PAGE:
HANOVER, N.H. – Researchers have isolated a gene that helps plants to move the iron in soil into their roots. The finding could enable scientists to develop plants that are more efficient in extracting this essential element from poor soils and to that are richer sources of dietary iron. The study, led by biologists Mary Lou Guerinot, of Dartmouth College, and Nigel Robinson, of Newcastle University, England, is reported in the Feb. 25 issue of the journal Nature.
A lack of nutrients that is not associated with famine conditions is known as "hidden hunger" and is recognized as the world's biggest malnutrition problem, says Guerinot. "Because plants are the principle source of iron for most people, the generation of iron-fortified crops could have a significant impact on human health." The World Health Organization estimates that more than 3 billion people suffer from iron deficiency.
Although iron is as essential to healthy plants as it is to healthy humans, more than a third of the world's soils are deficient in ferrous iron – the form of iron that plants need for growth. The ferric reductase gene, cloned by Guerinot and colleagues from the common weed Arabidopsis, produces an enzyme that transforms ferric iron, the most common form of iron found in soils, into ferrous iron. The ferric reductase enzyme straddles the surfaces of the plant's root cells in a series of loops. Each molecule of reductase collects electrons from chemicals manufactured inside the root cell and passes them onto ferric compounds in the soil around the root. This converts the ferric compounds into ferrous compounds which can then be absorbed by the root cell.
To isolate the gene that encodes the reductase enzyme, the Dartmouth investigators produced large numbers of randomly-mutated specimens of Arabidopsis and screened them until they were able to identify two specimens unable to produce the reductase enzyme. Meanwhile, the Newcastle team used molecular techniques to clone several genes that might encode reductase enzymes. By mapping the genes and the mutations, the two groups realized that one of the genes identified by the Newcastle team was probably the gene mutated in the plants identified by the Dartmouth team. This was confirmed by sequencing the gene, called FRO2, in the two mutant plant specimens. Graduate student Catherine Procter of the Newcastle team found that in both cases, the gene had mutated to a form which would render it non-functional.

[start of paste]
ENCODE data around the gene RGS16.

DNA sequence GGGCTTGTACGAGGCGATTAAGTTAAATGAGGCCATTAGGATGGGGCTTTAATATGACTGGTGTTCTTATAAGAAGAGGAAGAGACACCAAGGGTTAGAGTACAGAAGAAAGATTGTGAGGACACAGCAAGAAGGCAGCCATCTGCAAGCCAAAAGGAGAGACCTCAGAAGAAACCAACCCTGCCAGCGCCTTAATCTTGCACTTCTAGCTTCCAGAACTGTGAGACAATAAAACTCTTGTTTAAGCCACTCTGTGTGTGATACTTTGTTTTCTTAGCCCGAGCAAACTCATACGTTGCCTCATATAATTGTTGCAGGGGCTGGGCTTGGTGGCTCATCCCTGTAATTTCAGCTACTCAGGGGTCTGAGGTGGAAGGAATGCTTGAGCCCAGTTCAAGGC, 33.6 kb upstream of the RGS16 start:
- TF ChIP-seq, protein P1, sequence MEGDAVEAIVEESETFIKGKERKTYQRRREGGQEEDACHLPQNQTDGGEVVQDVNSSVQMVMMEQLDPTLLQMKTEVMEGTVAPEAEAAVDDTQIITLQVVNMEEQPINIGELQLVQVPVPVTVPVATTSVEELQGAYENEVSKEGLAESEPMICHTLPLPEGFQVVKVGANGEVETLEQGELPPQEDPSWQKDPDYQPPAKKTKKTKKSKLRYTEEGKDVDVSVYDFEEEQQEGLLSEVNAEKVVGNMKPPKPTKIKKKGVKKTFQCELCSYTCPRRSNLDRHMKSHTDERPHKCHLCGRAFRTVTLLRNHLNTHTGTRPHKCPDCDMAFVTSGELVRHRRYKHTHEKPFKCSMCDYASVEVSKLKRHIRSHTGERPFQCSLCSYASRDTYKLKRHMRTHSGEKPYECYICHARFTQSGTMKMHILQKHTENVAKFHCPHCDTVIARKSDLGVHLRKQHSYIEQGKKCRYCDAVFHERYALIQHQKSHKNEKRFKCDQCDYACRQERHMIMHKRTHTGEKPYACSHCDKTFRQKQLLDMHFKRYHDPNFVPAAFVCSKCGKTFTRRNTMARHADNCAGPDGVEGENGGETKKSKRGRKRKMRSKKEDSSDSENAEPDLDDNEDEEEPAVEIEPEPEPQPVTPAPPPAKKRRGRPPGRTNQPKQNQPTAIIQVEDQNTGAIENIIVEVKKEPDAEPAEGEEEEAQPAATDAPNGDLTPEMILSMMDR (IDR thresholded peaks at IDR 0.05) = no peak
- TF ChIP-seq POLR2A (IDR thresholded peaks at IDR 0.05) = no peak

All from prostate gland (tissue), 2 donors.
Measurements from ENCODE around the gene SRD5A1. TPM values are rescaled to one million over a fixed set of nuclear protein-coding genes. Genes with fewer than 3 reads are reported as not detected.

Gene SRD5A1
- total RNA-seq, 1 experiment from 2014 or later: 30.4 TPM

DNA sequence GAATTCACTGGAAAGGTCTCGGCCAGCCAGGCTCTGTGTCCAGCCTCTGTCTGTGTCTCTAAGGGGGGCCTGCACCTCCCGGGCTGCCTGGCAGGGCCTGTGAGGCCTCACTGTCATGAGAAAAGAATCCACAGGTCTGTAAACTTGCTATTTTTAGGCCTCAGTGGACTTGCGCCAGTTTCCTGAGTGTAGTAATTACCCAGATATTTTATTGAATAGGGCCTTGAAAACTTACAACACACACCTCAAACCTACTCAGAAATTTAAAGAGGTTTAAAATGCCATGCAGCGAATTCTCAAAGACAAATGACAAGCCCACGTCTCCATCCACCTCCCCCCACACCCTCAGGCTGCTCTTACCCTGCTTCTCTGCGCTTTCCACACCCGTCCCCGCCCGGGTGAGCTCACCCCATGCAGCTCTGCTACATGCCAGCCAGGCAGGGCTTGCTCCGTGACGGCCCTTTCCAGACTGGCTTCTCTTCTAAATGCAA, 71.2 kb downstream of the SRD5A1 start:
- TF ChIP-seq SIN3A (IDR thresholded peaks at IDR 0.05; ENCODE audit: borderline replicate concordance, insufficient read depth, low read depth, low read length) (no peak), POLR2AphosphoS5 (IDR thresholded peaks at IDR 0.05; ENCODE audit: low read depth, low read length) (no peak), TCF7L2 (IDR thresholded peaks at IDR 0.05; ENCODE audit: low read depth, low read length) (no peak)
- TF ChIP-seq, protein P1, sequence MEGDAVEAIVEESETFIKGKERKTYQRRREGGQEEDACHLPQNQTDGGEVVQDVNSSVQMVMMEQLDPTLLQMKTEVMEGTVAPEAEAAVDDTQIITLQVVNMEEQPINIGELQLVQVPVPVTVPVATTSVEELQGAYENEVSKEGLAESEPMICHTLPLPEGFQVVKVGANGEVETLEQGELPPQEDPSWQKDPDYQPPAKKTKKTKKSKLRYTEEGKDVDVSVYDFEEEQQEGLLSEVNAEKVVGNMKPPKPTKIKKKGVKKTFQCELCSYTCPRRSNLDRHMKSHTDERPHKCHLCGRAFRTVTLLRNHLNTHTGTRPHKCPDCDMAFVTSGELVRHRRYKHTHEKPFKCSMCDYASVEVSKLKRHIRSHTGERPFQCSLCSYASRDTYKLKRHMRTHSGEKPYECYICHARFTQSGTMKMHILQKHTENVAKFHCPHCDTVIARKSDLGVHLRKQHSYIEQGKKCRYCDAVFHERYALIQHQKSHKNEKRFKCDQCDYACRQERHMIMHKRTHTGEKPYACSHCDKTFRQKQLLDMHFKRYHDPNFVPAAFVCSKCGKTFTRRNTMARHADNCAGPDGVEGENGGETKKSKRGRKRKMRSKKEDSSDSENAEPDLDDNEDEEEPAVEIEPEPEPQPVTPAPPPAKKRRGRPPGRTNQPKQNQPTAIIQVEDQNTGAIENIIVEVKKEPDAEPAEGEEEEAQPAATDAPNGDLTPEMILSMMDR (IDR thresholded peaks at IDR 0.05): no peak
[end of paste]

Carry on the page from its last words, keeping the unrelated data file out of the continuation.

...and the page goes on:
Postdoctoral researcher Erin Connolly of the Dartmouth team moved a working copy of the FRO2 gene back into the mutated plants, which then began to reduce and absorb iron in the normal way, confirming that the gene was responsible for production of reductase.
"Enhancing the nutrient content value of plants for human consumption has rarely been an objective of plant research, in part because it was presumed that nutrient-enhanced plants would be lower yielding," says Guerinot. "Scientists now realize that breeding or genetically engineering plants for improved nutrient content is a worthwhile objective."
The investigators have begun research on several closely-related genes that may be responsible for concentrating the iron in specific parts of plants, such as the leaves or fruits, or may be involved in uptake of other metals such as copper. Manipulating these genes could boost "green" technologies such as phytoremediation, a method of removing pollutants from industrial wasteland by growing plants on it.
The work by the US based team was funded by the National Science Foundation; the UK-based team was funded by the Biotechnology and Biological Sciences Research Council.
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